The other is a '92 Mada Bravo 4 door ute - came with the workshop when I bought the business, and it's what I drive around in. It needs a new exhaust and a new driver front window winder assembly, and has a whine in the diff.

    No idea what the tenants drive - our IP is in W.A.
     
  13. WattleIdo

    WattleIdo renovating Premium Member

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    No offence meant - but it wouldn't be hard to have a nicer car than you. Standards have improved a lot over the last decade or two. What was considered road-worthy 10 or 20 years ago just wouldn't make it through an inspection these days.
    Really - no offence. I drove bombs for years and years. My Mazda3 (boring) is the oldest one - and very dirty. Good on you for getting into property so early though. And good on you for not getting an exy car. Still too young for it to have the desired effect anyway. ;) Lucky you.
     
  14. AndrewTDP

    AndrewTDP Urban Planning Consultant Business Member

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    Yeah, 5k will get you a lot newer, nicer can than it would 3 years ago.

    New cars are more affordable now, companies have been doing 0% finance offers on them - hell, my dad, who has never financed a car before, got a new Renault Megane for 18k on 0% finance, which meant that the money that would have otherwise have gone on a replacement car has now been spread over 3 years and the money earmarked for a car has been invested instead.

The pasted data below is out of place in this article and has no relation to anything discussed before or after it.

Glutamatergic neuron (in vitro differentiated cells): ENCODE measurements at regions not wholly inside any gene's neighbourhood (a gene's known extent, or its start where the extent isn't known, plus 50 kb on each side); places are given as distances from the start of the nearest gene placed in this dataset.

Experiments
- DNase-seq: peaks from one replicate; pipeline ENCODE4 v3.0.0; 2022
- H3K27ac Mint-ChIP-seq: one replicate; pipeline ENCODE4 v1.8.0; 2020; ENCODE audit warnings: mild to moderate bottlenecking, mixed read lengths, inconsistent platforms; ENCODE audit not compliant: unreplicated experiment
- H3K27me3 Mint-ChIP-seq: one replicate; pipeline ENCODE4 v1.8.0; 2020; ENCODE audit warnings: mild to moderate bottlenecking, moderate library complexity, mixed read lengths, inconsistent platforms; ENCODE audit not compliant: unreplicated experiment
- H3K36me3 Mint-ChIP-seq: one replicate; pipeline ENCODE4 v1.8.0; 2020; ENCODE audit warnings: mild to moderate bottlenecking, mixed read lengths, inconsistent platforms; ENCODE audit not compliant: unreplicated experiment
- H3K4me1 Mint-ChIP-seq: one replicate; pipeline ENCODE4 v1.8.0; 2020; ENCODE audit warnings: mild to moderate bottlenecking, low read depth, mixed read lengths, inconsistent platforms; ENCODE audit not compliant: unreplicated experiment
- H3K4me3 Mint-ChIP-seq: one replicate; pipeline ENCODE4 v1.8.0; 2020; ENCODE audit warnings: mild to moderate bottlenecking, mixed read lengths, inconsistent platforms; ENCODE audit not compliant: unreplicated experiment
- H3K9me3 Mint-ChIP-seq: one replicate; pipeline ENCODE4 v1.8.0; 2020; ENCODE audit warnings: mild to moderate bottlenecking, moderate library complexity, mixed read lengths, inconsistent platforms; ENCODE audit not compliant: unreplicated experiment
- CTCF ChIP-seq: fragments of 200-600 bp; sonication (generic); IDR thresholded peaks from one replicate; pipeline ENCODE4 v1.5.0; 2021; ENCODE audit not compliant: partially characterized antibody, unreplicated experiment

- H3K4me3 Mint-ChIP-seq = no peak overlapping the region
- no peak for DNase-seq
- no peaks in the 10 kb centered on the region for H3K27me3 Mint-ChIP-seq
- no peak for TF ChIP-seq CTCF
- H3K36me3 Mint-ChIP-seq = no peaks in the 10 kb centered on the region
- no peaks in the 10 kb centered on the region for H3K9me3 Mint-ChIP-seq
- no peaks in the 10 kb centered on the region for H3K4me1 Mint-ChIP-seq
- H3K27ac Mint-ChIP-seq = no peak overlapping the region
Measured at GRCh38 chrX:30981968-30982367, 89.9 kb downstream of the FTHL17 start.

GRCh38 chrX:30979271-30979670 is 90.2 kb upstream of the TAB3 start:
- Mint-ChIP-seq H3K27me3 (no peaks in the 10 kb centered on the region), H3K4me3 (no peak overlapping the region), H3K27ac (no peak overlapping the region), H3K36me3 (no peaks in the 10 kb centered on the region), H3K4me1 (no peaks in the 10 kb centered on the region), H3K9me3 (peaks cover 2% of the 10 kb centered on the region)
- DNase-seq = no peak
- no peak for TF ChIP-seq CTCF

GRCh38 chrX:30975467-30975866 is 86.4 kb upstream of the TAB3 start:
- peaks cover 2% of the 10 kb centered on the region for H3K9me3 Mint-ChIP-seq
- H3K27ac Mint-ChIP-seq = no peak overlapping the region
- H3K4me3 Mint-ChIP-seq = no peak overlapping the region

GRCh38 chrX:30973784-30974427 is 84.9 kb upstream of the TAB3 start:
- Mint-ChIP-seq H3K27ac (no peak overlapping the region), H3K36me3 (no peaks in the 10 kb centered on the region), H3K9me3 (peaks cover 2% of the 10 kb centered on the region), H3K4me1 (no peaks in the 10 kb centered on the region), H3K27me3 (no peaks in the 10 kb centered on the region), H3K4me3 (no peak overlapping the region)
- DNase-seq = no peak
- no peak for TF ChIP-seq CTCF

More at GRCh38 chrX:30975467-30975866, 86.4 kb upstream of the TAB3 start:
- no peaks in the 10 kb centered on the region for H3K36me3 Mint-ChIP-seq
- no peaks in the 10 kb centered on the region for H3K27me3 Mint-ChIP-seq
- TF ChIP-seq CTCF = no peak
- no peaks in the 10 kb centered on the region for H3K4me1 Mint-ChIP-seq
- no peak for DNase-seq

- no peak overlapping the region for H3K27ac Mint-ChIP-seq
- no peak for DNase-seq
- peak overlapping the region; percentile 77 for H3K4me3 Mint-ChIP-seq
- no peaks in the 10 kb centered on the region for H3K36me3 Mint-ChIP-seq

I think you're mad (depending on income, a big if) to tie up 5-10k in cash in a depreciating asset when you can finance at it very low rates, and instead use that cash to further invest.
     
  15. Bayview

    Bayview Well-Known Member

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    I cannot think of any reason why someone woiuld volunteer to do this...unless they were mentally challenged.

    On that note - and this is a true story so help me god - we had a customer who needed a new radiator in his '92 Fairlane - Yes; 1992. Same year as my piece of crap Mazda.

    To call his Fairlane a bomb is being kind....the rust holds it together.

    So, we do the job (and he tried to haggle us to death over the likely cost to do it) and when he gets the bill he throws a fit, because there was a bottle of coolant in the boot which we didn't use...we used 1.5litres of our own...we are talking about $12 worth....coulda saved him $10

    We have experienced this bloke before - he is a mingy, tight-arsed "steptoe" character; provided his own oil and filter one time, and stuff like this, buys the cheapest-arsed tyres for the car, never gets it serviced when it should be, and so on....

    He grows plants at his house and sells them from home - has them displayed on the front porch, and lives in the "war-torn" section of our swamp, he's at least 65 years old and still building pergolas in folks' houses.

    He then goes into this massive monologue tantrum about how he is worth so much money - and you won't believe this but it is totally true - he says he's worth $20 million!!...got all these factories and so forth, and all his money is tied up.